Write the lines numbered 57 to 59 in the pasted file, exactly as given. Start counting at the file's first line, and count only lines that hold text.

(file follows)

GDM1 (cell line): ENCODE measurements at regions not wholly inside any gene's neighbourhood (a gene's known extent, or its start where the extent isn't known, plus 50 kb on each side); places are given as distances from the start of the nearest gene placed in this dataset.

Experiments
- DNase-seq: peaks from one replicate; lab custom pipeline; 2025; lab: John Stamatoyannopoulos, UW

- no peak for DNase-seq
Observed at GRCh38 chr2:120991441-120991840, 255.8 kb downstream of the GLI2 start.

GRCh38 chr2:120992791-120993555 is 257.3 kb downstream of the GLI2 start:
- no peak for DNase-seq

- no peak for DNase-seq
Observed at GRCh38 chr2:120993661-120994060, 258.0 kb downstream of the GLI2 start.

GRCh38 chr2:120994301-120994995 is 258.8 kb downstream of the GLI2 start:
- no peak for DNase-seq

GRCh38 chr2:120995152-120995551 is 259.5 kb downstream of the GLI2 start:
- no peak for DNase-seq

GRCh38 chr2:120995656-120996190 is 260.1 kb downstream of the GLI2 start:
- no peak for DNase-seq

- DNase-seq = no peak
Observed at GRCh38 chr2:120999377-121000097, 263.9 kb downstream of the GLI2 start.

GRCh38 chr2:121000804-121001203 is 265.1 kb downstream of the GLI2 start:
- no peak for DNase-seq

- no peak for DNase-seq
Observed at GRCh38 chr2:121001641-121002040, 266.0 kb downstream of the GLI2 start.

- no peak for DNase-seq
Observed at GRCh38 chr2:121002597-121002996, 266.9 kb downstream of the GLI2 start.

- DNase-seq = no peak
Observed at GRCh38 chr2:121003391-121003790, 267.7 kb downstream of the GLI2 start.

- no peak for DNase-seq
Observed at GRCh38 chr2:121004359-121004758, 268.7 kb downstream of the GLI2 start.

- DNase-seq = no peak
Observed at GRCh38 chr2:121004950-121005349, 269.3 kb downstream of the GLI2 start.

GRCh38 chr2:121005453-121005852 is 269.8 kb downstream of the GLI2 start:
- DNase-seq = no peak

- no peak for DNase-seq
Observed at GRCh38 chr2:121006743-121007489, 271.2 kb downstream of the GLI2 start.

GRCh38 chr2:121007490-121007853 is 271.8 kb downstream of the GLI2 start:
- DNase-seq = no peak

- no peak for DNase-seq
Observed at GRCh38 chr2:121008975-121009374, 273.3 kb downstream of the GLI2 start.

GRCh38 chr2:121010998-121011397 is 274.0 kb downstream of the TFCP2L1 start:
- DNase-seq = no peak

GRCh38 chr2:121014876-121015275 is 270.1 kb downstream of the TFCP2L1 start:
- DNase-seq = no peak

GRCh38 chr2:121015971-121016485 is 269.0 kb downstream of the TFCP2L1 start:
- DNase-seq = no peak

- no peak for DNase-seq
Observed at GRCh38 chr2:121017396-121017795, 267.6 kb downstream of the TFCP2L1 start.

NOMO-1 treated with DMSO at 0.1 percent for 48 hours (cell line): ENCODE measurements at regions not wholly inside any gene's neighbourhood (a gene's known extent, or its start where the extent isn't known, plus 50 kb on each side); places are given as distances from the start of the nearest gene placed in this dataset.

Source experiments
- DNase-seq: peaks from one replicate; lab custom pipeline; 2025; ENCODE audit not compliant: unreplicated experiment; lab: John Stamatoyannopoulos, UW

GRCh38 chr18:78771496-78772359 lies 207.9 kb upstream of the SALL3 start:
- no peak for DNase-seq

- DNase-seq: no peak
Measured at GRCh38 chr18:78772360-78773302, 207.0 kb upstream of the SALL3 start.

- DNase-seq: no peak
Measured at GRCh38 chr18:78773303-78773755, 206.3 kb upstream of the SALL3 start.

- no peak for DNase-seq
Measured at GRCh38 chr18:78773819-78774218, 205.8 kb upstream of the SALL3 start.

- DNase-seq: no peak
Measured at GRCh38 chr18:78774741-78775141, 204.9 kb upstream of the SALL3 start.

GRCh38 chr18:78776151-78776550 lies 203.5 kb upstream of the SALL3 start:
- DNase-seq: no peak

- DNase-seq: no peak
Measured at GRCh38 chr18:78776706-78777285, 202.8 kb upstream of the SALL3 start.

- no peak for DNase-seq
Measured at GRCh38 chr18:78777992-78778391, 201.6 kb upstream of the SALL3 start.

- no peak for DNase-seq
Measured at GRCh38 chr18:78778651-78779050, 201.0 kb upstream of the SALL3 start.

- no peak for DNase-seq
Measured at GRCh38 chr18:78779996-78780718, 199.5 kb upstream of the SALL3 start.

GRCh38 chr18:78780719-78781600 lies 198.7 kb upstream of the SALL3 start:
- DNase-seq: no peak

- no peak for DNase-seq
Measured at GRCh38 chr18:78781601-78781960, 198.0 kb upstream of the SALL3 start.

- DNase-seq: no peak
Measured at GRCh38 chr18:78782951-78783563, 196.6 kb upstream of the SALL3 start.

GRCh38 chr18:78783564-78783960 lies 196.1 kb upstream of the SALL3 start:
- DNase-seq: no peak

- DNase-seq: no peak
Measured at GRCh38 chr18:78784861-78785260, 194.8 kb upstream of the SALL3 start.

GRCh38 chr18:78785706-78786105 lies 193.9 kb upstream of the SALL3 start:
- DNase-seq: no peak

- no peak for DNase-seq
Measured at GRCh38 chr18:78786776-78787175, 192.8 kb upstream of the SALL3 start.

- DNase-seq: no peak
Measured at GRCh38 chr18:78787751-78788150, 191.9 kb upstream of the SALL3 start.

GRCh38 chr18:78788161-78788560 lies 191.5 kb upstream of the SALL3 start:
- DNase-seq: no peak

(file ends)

- DNase-seq: no peak
Measured at GRCh38 chr18:78774741-78775141, 204.9 kb upstream of the SALL3 start.

GRCh38 chr18:78776151-78776550 lies 203.5 kb upstream of the SALL3 start: